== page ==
The 2013 Budget and the "Unfair Society" - Part Two

Monday, 20 May 2013 11:14 Chris Blyth
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Further to my recent article about the government's "stealth tax" on low income families as a result of the failure to raise the personal allowance since 2010/11, I would then query the continuing catastrophe of
public sector pensions. The public sector pension scheme was revamped just over a year ago, after tortuous negotiations with the unions and their members (and at a cost of well over £1 million, paid to the consultants Hymans Robertson). Shortly afterwards, it was proclaimed by government spin as a major success story, quite forgetting that it remains "unaffordable, unsustainable, and unfair to the taxpayer" (to quote Lord Hutton's review of equivalent UK schemes). I would add that it now constitutes a desperately sad situation of "pensions apartheid" - dividing the public sector (where 90% of workers will have a final salary pension heavily subsidised by the taxpayer) against the private sector where only 25% now apparently have any form of pension scheme applicable at all.

And in the private sector, a pension is almost certainly unlikely to be a final salary scheme but more probably a defined contributions scheme with significantly lower benefits. Essentially, these are "pension pots" - the contributions saved by the individual and his employer go into the "pot" and are then paid out as an annuity on retirement - but a pension pot of £100,000 currently gains at best an annuity of £5,500 per year - meaning that a "good pension" of (say) £25,000 per year requires savings in a pension pot in excess of £450,000..... and how likely is that for the average wage earner ?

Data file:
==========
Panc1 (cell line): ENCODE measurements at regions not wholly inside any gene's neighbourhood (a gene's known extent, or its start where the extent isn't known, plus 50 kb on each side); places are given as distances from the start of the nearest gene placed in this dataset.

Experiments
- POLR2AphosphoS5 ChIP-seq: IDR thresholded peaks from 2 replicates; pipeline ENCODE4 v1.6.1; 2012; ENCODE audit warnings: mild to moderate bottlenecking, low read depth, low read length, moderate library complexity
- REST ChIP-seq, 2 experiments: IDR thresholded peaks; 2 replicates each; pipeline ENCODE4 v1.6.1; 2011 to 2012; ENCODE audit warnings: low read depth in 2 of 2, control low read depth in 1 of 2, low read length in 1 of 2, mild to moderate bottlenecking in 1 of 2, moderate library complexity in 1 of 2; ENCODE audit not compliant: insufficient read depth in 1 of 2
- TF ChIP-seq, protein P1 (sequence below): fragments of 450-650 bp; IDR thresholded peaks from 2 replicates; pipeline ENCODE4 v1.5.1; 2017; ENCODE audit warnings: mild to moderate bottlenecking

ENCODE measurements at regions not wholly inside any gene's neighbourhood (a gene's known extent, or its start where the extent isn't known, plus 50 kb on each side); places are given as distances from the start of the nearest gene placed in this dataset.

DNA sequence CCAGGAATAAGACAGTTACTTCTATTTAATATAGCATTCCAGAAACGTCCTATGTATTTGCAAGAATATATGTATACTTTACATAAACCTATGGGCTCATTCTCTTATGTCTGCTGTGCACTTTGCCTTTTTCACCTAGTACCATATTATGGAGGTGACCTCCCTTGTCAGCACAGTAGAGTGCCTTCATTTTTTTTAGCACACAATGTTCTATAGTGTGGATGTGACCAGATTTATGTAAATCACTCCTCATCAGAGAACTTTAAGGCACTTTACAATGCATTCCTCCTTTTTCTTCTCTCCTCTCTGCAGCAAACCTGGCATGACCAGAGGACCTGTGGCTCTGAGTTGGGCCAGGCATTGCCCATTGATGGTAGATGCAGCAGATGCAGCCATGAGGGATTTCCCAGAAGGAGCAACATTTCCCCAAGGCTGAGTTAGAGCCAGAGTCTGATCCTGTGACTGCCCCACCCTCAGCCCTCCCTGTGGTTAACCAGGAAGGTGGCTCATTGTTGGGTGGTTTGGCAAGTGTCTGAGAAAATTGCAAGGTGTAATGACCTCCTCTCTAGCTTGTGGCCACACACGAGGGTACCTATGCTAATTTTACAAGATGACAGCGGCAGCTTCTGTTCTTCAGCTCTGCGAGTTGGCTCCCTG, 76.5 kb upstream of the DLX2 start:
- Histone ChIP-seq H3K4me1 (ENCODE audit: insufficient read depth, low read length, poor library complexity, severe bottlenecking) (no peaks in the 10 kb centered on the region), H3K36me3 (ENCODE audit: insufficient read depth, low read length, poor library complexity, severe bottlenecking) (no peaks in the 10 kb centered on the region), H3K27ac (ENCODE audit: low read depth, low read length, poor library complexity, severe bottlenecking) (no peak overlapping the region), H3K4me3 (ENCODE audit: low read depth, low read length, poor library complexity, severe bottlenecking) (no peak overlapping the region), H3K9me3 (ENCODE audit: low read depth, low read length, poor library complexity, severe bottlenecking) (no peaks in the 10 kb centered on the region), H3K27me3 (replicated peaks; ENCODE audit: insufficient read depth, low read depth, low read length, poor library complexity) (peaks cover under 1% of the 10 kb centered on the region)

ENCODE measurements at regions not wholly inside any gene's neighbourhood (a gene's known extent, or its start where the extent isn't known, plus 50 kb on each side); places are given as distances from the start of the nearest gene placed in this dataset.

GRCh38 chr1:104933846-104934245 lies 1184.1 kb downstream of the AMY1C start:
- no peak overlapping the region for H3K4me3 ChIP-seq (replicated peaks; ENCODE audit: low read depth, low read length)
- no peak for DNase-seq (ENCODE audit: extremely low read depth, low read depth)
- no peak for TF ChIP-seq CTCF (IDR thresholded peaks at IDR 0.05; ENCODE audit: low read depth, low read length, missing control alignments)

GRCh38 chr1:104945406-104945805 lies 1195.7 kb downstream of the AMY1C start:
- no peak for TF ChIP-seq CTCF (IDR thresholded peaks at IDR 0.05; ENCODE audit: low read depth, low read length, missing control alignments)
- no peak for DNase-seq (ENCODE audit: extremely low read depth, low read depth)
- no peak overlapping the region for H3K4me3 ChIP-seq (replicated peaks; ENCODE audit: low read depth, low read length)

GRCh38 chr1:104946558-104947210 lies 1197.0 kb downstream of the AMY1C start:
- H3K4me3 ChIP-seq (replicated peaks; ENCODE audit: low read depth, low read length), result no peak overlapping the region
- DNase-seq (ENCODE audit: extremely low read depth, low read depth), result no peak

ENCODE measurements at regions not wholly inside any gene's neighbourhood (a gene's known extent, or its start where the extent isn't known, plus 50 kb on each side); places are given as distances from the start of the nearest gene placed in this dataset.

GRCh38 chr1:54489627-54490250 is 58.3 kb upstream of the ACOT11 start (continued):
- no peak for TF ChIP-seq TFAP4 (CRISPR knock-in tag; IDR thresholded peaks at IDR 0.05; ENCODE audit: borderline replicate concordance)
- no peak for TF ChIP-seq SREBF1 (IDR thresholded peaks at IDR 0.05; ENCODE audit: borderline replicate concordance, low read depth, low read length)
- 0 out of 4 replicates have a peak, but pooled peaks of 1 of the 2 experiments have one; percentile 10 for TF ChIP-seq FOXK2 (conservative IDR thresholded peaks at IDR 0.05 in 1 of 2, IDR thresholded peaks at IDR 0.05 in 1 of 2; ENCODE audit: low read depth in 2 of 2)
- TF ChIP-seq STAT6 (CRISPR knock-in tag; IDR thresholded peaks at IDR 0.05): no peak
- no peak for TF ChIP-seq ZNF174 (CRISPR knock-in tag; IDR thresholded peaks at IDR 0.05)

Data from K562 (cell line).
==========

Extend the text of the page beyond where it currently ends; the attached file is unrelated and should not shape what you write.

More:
By comparison and currently, public sector employees contribute approx ¬£20 million per year in pension contributions, but take out over ¬£60 million in benefits - the difference of ¬£40 million+ being courtesy of the taxpayer. Having a job in the public sector is now the equivalent of being born with the proverbial silver spoon. Broadly, many public sector worker will pay in two years salary (5% of salary per year over 40 years) in pension contributions, but then benefit to the extent of half salary (index linked, and with some very important other side benefits) after retirement - which is now expected to be the next 25 years or so - a phenomenal rate of return for a very modest investment. Those pensions are reckoned to be worth the equivalent of another 40% on top of already generous government salaries ‚Äď and the bulk of those pensions is paid for by the taxpayer, 80% of whom have neither the certainty nor generosity of such a pension. Can that really be considered to be affordable, sustainable, and fair to the average taxpayer ?

At the same time, this is creating an inter-generational divide - with a growing percentage of our population going into retirement as a result of ageing, leaving our younger population effectively to pay all the (rapidly increasing) pension bills. The electorate broadly trusts government to make the right decisions for society as a whole, but on public sector pensions, I fear the trust is sadly (and badly) misplaced - it remains an area dominated by the self-interest of those in receipt of these overly generous, under-contributed, and unfair pensions - which clearly includes our elected representatives......